Indeed, a primary principle of Jewish law is pikuach nefesh (threat to life), as has been noted often in this column of late. Virtually nothing—not even Shabbat or the laws of kashrut—takes precedence over protecting human life.
The real problem, however, is not with whether it is permissible to kill a pursuer, but in knowing that the person who was killed really was a pursuer. By definition, that person must be seen to be murderously pursuing his intended victim. This is not the case when terrorist bases are attacked. Such attacks are based on circumstantial evidence alone—and, as the Talmud explains, “In capital cases, we do not allow conjecture.” (See BT Sanhedrin 37b.)
It is not enough to believe that a particular base is filled with terrorists who intend to take human life. The evidence must be irrefutable, and that is not possible in such cases. More to the point, such wholesale attacks inevitably lead to the shedding of innocent blood along with the guilty. Another principle of Jewish law, sh’fichut damim, the needless spilling of blood, covers that.
It would be comforting, of course, to say without hesitation that it is not permissible to kill innocent people in pursuit of a pursuer, but it is absurd to argue that halachah would tie one’s hands from pursuing terrorists to their lair or that it would not accept collateral damage—assuming, of course, that some serious effort is made to minimize the loss of innocent lives.
While it is protective of human life, Jewish law accepts that there are times when its stricter views must take a back seat. In such cases, halachah bows to what our law codes call “the king’s law.” Here is how Maimonides, the Rambam, explains this in his Mishneh Torah the Law of Kings, 3:10:
“A murderer against whom the evidence is not totally conclusive…, the king has permission to kill him and to repair society according to the needs of the moment…, and [to] stay the hand of the wicked of the world.”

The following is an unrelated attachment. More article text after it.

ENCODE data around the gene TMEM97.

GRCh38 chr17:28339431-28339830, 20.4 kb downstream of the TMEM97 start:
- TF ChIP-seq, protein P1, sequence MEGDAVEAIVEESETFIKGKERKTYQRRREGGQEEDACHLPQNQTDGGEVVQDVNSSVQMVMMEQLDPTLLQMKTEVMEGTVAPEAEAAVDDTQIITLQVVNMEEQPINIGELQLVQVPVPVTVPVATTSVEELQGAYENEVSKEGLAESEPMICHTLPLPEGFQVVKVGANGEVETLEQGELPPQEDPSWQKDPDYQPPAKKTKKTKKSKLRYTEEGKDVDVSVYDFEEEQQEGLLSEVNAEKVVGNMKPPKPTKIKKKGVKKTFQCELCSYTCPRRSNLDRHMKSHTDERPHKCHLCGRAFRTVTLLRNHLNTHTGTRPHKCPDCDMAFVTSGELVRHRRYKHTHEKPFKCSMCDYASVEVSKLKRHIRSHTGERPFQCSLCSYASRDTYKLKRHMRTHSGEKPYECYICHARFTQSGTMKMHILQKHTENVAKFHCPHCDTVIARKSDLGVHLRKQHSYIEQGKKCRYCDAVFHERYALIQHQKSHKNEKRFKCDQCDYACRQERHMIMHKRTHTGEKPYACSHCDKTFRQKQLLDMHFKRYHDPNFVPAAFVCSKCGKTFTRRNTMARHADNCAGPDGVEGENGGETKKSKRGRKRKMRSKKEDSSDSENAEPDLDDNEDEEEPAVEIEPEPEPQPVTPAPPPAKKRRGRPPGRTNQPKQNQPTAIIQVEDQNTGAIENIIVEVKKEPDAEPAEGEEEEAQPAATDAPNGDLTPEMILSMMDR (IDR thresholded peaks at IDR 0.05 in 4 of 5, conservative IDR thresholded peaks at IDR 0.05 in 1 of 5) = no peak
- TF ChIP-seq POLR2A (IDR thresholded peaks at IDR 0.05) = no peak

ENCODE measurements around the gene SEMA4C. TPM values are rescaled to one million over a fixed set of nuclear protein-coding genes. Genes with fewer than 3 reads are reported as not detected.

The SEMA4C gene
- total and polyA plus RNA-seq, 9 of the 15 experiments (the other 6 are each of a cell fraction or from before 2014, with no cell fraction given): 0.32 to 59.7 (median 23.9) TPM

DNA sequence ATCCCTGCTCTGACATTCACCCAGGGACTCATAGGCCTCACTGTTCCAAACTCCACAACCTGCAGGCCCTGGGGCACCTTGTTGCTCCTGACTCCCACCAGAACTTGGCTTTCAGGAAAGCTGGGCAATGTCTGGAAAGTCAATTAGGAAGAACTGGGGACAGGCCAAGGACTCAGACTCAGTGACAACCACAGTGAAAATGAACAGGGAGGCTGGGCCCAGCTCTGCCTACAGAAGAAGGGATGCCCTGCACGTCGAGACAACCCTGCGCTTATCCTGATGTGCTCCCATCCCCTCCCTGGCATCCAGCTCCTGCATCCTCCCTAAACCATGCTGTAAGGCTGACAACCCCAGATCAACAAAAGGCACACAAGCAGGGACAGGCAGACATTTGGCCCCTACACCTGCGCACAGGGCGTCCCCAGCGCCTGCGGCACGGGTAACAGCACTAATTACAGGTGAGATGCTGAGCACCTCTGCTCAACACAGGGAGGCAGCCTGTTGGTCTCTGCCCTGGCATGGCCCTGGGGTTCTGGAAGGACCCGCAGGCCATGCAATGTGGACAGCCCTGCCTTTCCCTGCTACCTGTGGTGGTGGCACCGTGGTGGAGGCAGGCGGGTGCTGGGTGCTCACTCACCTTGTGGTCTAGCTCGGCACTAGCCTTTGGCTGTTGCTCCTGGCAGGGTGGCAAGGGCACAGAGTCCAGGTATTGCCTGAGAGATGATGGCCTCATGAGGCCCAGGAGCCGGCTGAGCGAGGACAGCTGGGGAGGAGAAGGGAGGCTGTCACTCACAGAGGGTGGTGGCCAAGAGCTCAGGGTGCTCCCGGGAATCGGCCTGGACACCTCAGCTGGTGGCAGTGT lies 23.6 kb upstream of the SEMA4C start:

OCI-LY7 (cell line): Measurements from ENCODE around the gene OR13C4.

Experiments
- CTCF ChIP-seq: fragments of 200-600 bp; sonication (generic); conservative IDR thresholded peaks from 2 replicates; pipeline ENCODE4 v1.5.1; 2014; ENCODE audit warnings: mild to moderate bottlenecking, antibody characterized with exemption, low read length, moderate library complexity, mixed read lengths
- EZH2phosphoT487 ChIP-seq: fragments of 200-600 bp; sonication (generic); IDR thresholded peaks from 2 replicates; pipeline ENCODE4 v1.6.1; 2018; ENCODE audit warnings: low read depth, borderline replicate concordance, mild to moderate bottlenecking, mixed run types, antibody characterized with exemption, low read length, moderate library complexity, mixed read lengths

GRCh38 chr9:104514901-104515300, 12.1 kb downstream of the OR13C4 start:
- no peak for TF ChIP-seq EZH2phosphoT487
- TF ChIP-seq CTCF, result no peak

The operative phrase is “the needs of the moment,” what today we would call exigent circumstances. The circumstances allowing the leader, by whatever title, to act outside normative halachah must be demonstrably urgent and necessary. In such cases, there is no need for a trial, or witnesses, or even conclusive proof. The purpose is deterrence, not punishment. If the “hand of the wicked of the world is stayed,” collateral damage could be seen as a necessary price to pay.
Pursuing al-Qaeda was halachically acceptable, in my view, regardless of the price. After all, a much heavier price was paid in lost lives on 9/11 because we did not wholeheartedly pursue Osama bin Laden and al-Qaeda after their connections to the 1993 World Trade Center bombing and the other acts of terrorist murder had become clear, and after the FBI had put Bin Laden high up on its Most Wanted Terrorist list.
The aftermath of the Afghan war and its heavy price undoubtedly will give future presidents and other world leaders pause the next time wholeheartedly pursuing terrorists is put on their agenda. That would be a mistake, because the price they need to consider is the one that would have to be paid for not doing so—a price that has a name: 9/11.
The Taliban gave al-Qaeda aid and comfort. The Taliban never flinched from protecting Osama bin Laden and his murderous minions even after 9/11. As Defense Secretary Lloyd Austin said on Thursday a week ago, now that the Taliban are back in power, al-Qaeda likely will regenerate itself.
The price we paid for not wanting to risk “kill[ing] 300 innocent women and children” in Kandahar, as Bill Clinton put it, resulted in 10 times as many innocents killed on 9/11—and that is not counting the more than 2,000 people who have died since then because they inhaled the toxic debris unleashed that day, or the over 8,000 to 10,000 others who developed cancer because of it. We had to fight an all-out war in Afghanistan, but we concentrated instead on nation-building. The war we fought was more of an afterthought, and it was a war we lost.
Now all we can do is pray that another terrible 9/11-type price will not have to be paid because of it.